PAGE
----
Wednesday, December 9th, 2009
Study concludes sport has massive impact on national economy
It was already known that golf is No. 1 in Canada when it comes to participation in a recreational activity.
Now, based on an economic impact study a year in the making, the National Allied Golf Associations (NAGA) knows just how big it is.
Golf accounted for an estimated $11.3 billion of Canada’s gross domestic product in 2008, nearly one per cent of the national total. That included 341,794 jobs nationally.
Nearly six million golfers in Canada played an estimated 70 million rounds last year, down about 10 per cent from the previous five-year average largely because of poor weather.
In Manitoba, the study showed golf contributed $452.7 million towards the province’s GDP of $41.2 billion in 2008, and the industry was responsible for 18,025 jobs.
NAGA is the combined efforts of the Canadian PGA, golf course owners, superintendents, club managers, the Canadian Tour, the golf industry and the RCGA and it released its findings on Tuesday after Strategic Networks Group Inc., compiled them. Six months of fieldwork began in August a year ago and included interviews with more than 4,000 golfers and 350 golf courses.
The sample sizes provided Strategic Networks Group a large degree of confidence in its results, vice-president Thomas McGuire said.
The study showed major economic impact generated by golf. For example:
“ö Total direct sales from the Canadian Golf industry was $13.6 billion.
“ö Of that, revenue generated by courses, their facilities and stand-alone driving ranges was $4.7 billion, nearly the same as all other participation sports and recreation facilities combined ($4.8 billion), and far more than spectator sports which include the NHL ($2.4 billion). What will all the numbers mean?
It’s hard to say, NAGA chair Steve Carroll, the executive director of the Canadian PGA said Tuesday.
“Golf in Canada has been presented with an up-to-date, reliable set of facts and figures,” Carroll said. “The opportunity now exists for all Canadian golf stakeholders to take this information and utilize it in support of their contribution to the Canadian golf economy.”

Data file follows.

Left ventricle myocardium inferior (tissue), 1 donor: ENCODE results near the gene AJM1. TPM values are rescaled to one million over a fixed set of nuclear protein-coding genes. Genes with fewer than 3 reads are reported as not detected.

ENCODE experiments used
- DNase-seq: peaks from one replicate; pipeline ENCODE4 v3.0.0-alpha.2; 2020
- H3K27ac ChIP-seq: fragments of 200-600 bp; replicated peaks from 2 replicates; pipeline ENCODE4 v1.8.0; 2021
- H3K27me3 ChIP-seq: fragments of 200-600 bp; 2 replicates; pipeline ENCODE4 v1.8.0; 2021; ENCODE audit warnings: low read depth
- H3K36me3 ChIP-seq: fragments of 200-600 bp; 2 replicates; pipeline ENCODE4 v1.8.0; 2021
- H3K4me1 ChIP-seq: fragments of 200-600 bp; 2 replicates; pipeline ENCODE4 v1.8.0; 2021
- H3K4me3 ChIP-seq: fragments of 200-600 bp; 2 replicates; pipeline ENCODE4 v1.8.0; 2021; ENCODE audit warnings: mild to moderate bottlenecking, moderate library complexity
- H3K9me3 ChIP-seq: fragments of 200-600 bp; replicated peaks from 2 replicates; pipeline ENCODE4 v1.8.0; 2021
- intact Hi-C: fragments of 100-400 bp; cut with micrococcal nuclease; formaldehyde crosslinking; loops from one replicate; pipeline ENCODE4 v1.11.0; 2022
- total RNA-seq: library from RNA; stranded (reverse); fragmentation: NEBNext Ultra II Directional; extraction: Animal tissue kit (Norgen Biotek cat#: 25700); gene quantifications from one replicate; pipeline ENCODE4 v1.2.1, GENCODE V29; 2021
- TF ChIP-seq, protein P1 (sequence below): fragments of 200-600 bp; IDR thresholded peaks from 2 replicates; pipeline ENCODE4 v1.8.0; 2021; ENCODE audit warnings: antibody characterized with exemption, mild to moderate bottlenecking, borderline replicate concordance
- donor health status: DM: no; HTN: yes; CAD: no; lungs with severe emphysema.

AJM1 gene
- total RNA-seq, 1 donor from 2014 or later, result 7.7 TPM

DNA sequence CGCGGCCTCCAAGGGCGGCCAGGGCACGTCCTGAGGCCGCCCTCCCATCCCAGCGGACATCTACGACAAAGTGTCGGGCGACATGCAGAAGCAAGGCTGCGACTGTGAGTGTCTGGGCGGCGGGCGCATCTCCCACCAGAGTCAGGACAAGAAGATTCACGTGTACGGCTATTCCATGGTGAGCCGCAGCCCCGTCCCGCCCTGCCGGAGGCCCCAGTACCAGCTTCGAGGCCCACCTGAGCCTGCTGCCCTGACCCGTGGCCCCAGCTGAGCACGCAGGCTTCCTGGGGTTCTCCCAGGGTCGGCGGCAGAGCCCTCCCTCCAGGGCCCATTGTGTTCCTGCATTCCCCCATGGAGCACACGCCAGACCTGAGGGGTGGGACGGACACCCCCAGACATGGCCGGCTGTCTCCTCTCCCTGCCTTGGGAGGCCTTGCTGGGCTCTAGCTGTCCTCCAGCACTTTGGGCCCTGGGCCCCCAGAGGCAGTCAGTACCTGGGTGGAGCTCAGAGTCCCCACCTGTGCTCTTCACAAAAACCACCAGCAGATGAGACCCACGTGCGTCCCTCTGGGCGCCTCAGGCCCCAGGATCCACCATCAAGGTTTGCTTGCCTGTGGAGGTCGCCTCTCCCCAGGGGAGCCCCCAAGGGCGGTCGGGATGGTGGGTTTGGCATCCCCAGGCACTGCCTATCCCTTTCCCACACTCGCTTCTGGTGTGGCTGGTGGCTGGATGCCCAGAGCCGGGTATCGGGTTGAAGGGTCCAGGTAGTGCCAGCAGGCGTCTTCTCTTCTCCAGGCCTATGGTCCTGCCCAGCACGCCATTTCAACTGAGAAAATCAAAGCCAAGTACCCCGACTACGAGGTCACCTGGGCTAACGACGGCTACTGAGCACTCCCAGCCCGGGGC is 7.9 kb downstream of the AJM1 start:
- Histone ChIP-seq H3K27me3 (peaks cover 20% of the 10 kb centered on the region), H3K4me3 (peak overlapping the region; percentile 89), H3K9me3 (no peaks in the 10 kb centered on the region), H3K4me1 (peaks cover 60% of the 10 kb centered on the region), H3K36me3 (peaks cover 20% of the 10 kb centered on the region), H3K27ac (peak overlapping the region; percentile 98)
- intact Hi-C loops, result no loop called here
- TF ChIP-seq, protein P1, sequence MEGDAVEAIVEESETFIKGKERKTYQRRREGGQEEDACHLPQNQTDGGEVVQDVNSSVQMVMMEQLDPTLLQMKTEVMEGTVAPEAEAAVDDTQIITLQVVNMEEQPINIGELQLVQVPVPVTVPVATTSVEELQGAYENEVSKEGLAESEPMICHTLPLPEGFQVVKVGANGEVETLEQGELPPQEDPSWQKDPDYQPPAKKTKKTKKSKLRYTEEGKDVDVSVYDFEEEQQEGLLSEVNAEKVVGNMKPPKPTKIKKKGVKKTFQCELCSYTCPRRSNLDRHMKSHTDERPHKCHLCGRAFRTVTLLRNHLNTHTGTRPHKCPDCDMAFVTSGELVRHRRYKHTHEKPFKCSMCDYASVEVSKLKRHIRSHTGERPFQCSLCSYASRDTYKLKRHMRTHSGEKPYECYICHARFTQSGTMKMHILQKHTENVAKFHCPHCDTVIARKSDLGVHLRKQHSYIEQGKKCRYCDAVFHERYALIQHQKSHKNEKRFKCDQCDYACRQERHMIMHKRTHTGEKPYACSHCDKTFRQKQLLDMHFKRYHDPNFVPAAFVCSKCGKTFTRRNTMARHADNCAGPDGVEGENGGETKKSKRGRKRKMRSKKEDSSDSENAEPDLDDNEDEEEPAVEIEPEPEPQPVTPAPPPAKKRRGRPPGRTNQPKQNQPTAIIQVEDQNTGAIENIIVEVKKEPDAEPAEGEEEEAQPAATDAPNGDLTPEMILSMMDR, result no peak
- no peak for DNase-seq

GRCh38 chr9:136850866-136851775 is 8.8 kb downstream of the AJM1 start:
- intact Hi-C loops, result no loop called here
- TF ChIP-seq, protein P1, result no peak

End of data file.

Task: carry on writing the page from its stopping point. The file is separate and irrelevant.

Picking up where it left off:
Carroll said the association members will take a short time to contemplate the numbers, then get together again to try to brainstorm future strategies to improve their lot.
Jeff Calderwood, CEO of the National Golf Course Owners Association, already has a few things in mind.
“If I was going to put my finger on one thing that rises to the top that I think is good and transcends to the entire industry, it would be our ability to lobby government more effectively,” Calderwood said during a national conference call on Tuesday. “Government advocacy is a huge and growing-every-year detriment to this industry.”
He said he currently has a binder of 28 different issues that golf course owners and municipal, provincial and federal governments are butting heads on, from water to taxes.
“It’s hard for any industry to fight government, but even harder when you have an industry that hadn’t risen to the level where you have credibility and follow it up with facts,” Calderwood said, noting golf has simply always settled for claims that it’s “big,” or “important.”
“Now we have facts to back it up, give us ability defend against everything from a municipal pesticide bylaw to a provincial HST issue to the federal level where golf is not allowed as a business entertainment expense,” he said. “Increased expenses cause prices to go up and that’s detrimental to growing the game.”
Calderwood said the study won’t simply erase those issues.
“Our ability to take on those challenges will not be easy but they will get easier with this information,” he said.
Harry Brotchie, master professional, former president of the Canadian PGA and president of Lakeland Golf Management, which operates eight courses in Manitoba and Saskatchewan, said last night the study was no simple document.
“At first glance, I wonder what we’ll do with all these numbers,” Brotchie said. “I’m always a little nervous on numbers until I’ve had a chance to digest them.
“But based on Jeff’s comments today, I think this study might be beneficial if it’s helpful to the NGCOA in representing the course owners in a variety of issues.”